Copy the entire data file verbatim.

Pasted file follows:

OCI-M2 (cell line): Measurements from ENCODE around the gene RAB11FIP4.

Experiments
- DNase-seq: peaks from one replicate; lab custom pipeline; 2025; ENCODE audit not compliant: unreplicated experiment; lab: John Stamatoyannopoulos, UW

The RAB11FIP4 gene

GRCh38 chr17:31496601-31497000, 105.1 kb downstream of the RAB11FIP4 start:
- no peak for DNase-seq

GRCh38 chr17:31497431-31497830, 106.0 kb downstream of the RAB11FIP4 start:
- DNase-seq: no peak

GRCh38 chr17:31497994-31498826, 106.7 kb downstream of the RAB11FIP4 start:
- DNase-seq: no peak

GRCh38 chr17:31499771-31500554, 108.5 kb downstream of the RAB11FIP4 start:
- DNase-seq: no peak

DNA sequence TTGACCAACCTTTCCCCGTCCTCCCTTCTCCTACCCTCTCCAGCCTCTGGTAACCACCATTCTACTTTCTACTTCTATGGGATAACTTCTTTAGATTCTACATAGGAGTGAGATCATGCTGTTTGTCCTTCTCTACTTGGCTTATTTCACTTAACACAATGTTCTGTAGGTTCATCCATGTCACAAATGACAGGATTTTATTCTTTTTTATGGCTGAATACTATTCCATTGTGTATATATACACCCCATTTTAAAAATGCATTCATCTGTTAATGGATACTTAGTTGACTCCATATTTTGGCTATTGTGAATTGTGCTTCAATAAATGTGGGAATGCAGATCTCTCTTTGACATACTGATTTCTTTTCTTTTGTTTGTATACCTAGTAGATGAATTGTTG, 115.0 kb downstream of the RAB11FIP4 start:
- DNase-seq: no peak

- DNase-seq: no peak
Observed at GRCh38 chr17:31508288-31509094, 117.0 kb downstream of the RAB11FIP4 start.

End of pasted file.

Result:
OCI-M2 (cell line): Measurements from ENCODE around the gene RAB11FIP4.

Experiments
- DNase-seq: peaks from one replicate; lab custom pipeline; 2025; ENCODE audit not compliant: unreplicated experiment; lab: John Stamatoyannopoulos, UW

The RAB11FIP4 gene

GRCh38 chr17:31496601-31497000, 105.1 kb downstream of the RAB11FIP4 start:
- no peak for DNase-seq

GRCh38 chr17:31497431-31497830, 106.0 kb downstream of the RAB11FIP4 start:
- DNase-seq: no peak

GRCh38 chr17:31497994-31498826, 106.7 kb downstream of the RAB11FIP4 start:
- DNase-seq: no peak

GRCh38 chr17:31499771-31500554, 108.5 kb downstream of the RAB11FIP4 start:
- DNase-seq: no peak

DNA sequence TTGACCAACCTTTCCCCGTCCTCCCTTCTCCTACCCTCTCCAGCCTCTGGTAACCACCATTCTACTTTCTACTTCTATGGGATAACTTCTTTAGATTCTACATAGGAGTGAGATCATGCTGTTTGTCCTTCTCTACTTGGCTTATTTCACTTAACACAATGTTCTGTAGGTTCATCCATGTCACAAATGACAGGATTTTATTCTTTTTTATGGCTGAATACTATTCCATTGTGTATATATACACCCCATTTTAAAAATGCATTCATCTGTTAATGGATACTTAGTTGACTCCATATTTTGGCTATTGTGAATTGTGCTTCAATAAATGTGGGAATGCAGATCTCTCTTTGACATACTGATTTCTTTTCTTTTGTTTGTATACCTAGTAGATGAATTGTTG, 115.0 kb downstream of the RAB11FIP4 start:
- DNase-seq: no peak

- DNase-seq: no peak
Observed at GRCh38 chr17:31508288-31509094, 117.0 kb downstream of the RAB11FIP4 start.